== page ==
Mindfulness is when you allow yourself to fully experience the moment you are in. You are aware of the thought, feeling, or body sensation you may be having. For example, a teen is sitting with their significant other and starts to feel nervous. When the teen is able to be mindful in that moment, the teen has more control of how they want to move forward in the situation.
As a parent, the teen comes home and shares the experience they had with their significant other and a parent may start to feel protective. By noticing you are having that feeling, you have more control in providing an effective response.
Distress Tolerance skills are the skills you turn to when you are in a hard situation or high emotional pain that won’t go away right away. For example, a parent and teen are having a conversation and the teen wanting to talk about having sex for the first time. The parent may become angry and start yelling at the teen. At this point, the teen may be having a high emotional reaction to the parent yelling. Rather than the teen turning to isolation, self-harm, or a substance, the distress tolerance skills are there to get the teen through that moment. Some of the skills include but are not limited to distraction, talking to a friend, or splashing cold water on their face. These skills are meant to get you through a difficult or emotionally intense feeling.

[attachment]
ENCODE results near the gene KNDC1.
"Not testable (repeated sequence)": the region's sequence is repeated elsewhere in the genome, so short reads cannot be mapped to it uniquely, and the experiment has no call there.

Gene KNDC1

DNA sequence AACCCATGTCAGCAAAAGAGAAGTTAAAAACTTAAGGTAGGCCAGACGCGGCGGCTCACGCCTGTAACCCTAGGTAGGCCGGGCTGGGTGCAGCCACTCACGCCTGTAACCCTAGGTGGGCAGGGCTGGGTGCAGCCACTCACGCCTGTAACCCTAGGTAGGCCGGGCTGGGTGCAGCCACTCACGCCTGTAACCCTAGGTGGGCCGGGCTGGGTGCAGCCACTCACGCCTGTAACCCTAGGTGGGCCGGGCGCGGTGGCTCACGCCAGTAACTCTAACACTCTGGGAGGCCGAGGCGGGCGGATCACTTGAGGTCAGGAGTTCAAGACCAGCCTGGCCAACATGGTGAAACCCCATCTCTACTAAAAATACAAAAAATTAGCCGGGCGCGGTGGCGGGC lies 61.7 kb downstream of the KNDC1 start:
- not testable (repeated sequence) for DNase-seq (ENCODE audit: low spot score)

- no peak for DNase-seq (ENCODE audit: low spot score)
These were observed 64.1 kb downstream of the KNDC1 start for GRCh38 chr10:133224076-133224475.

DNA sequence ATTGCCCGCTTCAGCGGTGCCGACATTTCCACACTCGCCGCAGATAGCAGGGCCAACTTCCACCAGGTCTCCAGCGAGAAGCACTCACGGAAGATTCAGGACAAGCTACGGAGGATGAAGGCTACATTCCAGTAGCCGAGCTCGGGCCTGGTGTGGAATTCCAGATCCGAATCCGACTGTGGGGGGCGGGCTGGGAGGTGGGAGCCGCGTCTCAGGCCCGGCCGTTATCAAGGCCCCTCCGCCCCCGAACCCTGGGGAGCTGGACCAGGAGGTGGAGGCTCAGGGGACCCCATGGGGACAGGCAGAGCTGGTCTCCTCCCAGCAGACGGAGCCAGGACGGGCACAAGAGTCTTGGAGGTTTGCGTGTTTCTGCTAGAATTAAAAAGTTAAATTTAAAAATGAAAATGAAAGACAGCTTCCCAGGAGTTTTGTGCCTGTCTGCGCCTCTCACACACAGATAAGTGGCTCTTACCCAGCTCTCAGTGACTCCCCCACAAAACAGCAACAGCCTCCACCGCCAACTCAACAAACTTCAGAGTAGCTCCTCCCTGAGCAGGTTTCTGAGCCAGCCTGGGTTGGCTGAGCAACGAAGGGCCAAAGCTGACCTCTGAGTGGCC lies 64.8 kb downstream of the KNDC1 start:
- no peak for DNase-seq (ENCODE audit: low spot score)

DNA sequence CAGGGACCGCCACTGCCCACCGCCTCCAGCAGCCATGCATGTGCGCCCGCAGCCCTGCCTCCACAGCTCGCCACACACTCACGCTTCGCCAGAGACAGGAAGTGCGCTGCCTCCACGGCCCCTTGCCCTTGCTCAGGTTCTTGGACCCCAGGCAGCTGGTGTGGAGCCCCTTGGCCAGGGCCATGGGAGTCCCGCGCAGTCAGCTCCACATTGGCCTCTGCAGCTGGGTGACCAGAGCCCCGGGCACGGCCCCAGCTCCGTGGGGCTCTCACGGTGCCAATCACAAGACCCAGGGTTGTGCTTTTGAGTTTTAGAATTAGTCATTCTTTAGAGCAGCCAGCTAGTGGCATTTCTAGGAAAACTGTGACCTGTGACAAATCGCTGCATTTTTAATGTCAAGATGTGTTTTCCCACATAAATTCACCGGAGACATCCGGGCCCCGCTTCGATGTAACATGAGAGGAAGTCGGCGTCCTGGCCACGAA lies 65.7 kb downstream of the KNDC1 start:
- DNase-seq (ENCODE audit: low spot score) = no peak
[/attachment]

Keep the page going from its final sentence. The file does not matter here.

Walking the Middle path skills are used to find a way to balance and accept change in relationships. Validation is of the greatest importance. Validation means being able to accept or understand how another person sees a situation even if you do not agree. An example, a teen goes to their parents and shares that they feel attracted to the same sex. The parent may have a different view of same sex relationships than the teen. The parent being able to provide a space for the teen to share their experience even though they may not agree with it is validation. Validation is powerful because it tells the other person that you hear them, and you are with them.
Emotion Regulation skills help us control our emotions and take hold of them. Emotions are important for us to have because they tell us how we feel about the experiencing we are having. When teens and parents are communicating about sex, identity, or orientation emotions may be high. It’s incredibly beneficial for the teen and parent to be able to recognize the emotion they are having, regulate them, and to not ignore or avoid them.
Interpersonal Effectiveness skills are helpful in keeping relationships and lessening conflict while maintaining self-respect. This skill set is incredibly helpful for teens and parents. Particularly the GIVE skills that encourage us to be gentle, interested, validating, and communicating in a gentle way. And the FAST skills that encourage us to be fair to yourself and the other person, to not over or under apologize, stick to your values, and be truthful.